of your admiralty, that soe by your highness's wisdome, with advice of your council
and judges, such composures may be made, that justice may have it's free course,
and the people may only try their rights and causes, without wasting their estates by
obstruction of jurisdiction, or otherwise to doe therein for your petitioners releife, as
to your highness in your greate wisdome shall seeme most meete; and in the meane
that proceedeings against the petitioners at the common law may stay.
And they shall pray.
At Whitehall, Feb. 18, 1632.
The king's most excellent majestie.
The lord keeper and twenty three lords of the councell.
Conventio inter judices seculares & judices admiralitatis quoad prohibitiones.
This day his majestie being present in councell, the articles and
propositions for accommodateing the differences concerneing
prohibitions agreed unto and subsigned by all the judges and his majesty's attourney generall were read, and ordered to be entred into
the register of councell causes, and the originall to remaine in the councell chest.
1. If suites shall bee commenced in the courte of admiraltie upon contracts made, or other
things personally done upon or beyond the seas, no prohibition is to be awarded.
2. If suite shall bee before the admirall for servants or mariners wages, or for the breach
of charter partys for voyages to be made beyond the sea, though the charter partys happen
to bee made within the realme, and allthough the money bee paybable within the realme,
soe as the penalty bee demanded, a prohibition is not to be granted; but if suites bee for
penalty, or if the question bee made, whether the charter party were made or not, or whether the plantiff did release, or otherwise discharge the same within the realme; that is to
bee tryed in the king's court at Westminster, and not in the king's courte of the admiralty,
soe that first it be denied upon oath, that a charter party was made or a denyall upon oath
3. If suite shall bee in the courte of admiralty for buying, saving necessary victualling of a ship against the ship itselfe, and not against any party by name, but such as for
his intrest makes himself a party, noe prohibition is to bee granted, though this bee done
within the realme.
4. Likewise the admirall may enquire of and redress all annoyances and obstructions, in all
navigable rivers beneath the first bridges, that are impediments to navigation or passage to
or from the sea; and allsoe try personall contracts and injurys there, which concerne navigation upon the sea, and no prohibition is to be granted in such cases.
5. If any bee imprisoned and upon habeas corpus, if any of these bee the cause of imprisonment, and that bee so certifyed, the party shall be remanded.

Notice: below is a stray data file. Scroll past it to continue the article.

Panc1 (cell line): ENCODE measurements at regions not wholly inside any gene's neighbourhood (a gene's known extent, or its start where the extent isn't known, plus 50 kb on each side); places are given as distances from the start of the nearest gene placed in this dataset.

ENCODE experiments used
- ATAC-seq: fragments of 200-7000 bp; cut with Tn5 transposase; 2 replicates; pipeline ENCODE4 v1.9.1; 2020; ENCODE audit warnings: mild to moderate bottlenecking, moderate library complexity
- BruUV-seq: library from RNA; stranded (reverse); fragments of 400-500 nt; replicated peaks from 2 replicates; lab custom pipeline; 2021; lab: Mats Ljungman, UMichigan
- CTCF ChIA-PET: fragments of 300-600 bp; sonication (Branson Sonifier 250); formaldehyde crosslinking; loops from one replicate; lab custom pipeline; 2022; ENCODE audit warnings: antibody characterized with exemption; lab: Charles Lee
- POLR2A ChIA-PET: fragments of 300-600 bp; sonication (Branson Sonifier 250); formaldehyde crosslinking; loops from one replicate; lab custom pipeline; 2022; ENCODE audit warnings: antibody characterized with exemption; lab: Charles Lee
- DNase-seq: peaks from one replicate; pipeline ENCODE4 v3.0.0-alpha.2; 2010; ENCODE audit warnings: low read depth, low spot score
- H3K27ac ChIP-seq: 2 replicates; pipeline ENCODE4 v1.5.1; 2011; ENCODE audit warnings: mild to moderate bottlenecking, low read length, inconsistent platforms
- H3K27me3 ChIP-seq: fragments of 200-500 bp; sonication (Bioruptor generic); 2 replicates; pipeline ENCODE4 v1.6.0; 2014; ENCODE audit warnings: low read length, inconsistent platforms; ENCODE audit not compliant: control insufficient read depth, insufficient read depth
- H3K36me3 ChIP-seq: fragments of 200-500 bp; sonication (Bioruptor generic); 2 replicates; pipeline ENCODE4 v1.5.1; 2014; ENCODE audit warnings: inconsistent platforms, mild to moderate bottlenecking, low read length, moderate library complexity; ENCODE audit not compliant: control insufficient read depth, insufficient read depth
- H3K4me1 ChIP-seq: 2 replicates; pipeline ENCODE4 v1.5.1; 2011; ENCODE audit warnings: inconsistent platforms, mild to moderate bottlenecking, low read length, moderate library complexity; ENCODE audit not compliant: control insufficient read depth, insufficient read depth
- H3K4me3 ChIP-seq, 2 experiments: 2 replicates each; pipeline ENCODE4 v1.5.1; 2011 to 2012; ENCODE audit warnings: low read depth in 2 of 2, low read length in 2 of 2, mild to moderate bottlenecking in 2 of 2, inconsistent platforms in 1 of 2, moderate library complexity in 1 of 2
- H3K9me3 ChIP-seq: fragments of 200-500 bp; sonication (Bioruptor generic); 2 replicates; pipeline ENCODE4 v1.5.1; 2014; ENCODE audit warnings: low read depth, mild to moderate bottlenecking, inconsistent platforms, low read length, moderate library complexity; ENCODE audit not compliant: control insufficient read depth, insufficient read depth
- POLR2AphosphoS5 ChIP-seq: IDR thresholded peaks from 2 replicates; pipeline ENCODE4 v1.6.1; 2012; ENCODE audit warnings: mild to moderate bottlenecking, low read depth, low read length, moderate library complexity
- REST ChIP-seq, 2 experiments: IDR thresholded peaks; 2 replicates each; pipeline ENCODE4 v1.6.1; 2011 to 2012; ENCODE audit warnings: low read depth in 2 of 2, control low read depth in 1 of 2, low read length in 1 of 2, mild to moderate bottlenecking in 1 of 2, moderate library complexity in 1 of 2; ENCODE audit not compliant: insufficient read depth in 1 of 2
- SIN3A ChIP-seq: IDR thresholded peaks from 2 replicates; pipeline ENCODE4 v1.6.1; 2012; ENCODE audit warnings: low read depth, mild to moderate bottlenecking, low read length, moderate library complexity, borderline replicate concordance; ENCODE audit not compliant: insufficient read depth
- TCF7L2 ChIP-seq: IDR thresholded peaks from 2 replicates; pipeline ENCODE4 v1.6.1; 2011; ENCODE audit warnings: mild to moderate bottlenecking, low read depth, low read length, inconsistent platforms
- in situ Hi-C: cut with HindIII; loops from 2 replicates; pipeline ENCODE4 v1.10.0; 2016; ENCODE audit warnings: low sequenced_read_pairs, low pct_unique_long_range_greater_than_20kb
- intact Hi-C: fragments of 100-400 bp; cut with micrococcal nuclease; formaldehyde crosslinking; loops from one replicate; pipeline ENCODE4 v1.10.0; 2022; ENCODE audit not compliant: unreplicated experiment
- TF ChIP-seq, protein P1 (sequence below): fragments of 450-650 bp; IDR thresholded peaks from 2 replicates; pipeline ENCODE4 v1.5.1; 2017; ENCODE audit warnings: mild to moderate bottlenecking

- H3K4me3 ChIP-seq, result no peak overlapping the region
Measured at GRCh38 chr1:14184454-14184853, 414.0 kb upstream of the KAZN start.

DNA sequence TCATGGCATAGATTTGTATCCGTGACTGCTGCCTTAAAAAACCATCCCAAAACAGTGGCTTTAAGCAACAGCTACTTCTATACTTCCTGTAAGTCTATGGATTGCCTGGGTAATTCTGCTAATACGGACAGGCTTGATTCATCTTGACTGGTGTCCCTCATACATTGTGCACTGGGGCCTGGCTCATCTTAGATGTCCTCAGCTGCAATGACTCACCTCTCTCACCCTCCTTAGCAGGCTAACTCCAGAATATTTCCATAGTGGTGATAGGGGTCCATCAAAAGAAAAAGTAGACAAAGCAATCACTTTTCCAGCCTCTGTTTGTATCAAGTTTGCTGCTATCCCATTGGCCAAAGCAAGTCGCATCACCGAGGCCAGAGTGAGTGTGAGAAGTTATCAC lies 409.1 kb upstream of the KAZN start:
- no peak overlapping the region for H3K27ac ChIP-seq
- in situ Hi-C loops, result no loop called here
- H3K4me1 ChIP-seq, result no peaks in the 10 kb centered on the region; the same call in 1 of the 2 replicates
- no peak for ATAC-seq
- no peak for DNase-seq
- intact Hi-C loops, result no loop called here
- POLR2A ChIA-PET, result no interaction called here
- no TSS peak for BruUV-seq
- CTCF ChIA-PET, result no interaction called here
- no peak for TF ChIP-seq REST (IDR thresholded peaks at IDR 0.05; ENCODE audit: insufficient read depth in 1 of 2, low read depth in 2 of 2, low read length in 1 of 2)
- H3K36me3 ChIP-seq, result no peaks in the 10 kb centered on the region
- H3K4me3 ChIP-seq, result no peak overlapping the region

Ex. T. Meautys.
The Dutch ambassadors in Denmark to Ruysch.
Vol. xlvi. p. 141.
The resident of Sweden having received new and (as the 1d amb. of the duke of Brandenburg
told the ryxhoffmaster) ample and satisfactory orders to treat with this crown, hath offered
to enter upon the negotiation; but in regard he produceth no other power than what they refused to accept of formerly, and saith, that he hath no other, this business is returned upon
the same difficulties, which have delayed it all this while. And there hath again been proposed to the said ambassador and resident the same thing, about the security of Dantzick,
which was proposed heretofore, and which we advised your lordship of in ours of the 3d instant. The lord ambassador of Brandenburg moved to the lord ryxhoffmaster, that almost all states had treated with Sweden, or endeavoured to treat with that king; and that
it was so much the more admired, that his majesty, who could make best his condition,
should shew himself so backward to treat, and this the chiefest argument, wherewith they
endeavour to bring on the said treaty. But we can assure their high and mighty lordships,
that his majesty and the lords ministers of this crown are sincerely affected, if so be they can
remain united with the high and mighty lordships to facilitate, by no separate treaty during
the war in Prussia, the Swedish designs upon that dukedom, but rather to help and re-establish
by the most efficacious means the affairs of Prussia, which they conceive will be best effected
by a treaty of peace, and the which will be best maintained by a joint treaty, and not by a
seperate one, which will rather hinder it than advance it.
The lords ryxhoffmaster and chancellor delivered to us on thursday last a project of
ampliation of the foregoing alliance between their high and mighty lordships and this
crown, differing in some points from those orders, which we have of their high and mighty
lordships concerning the same; but we doubt not, but that we shall be able to effect the same,
conformable to the mind of their high and mighty lordships, by reason of the facility,
which the said lords declared to lay down for the effecting of the same; only in the article
speaking of the countries, upon which the defensive alliance hath regard; in place that the
foregoing treaty in the first article; and in the third, which is relating to the first, where
it is said, his majesty of Denmark and his crowns and dominions, there is put in the said
project of ampliation his royal majesty, his kingdoms, dukedoms, and countries, which he
is possessing at present, or which he may possess hereafter by succession; upon which the
said lords declared to us, that by the said words, which had a line drawn under them, there
is nothing else understood, than the earldom Oudenborgh. And therefore we by ourselves
considering in what manner the said earldom is neighboured, we thought we had no reason
to speak against it; but at last told them, that we must expect their high and mighty lordships further order upon the same, which we shall expect, if they think fit to take any upon
the same, that so this business may be perfected to the content of their high and mighty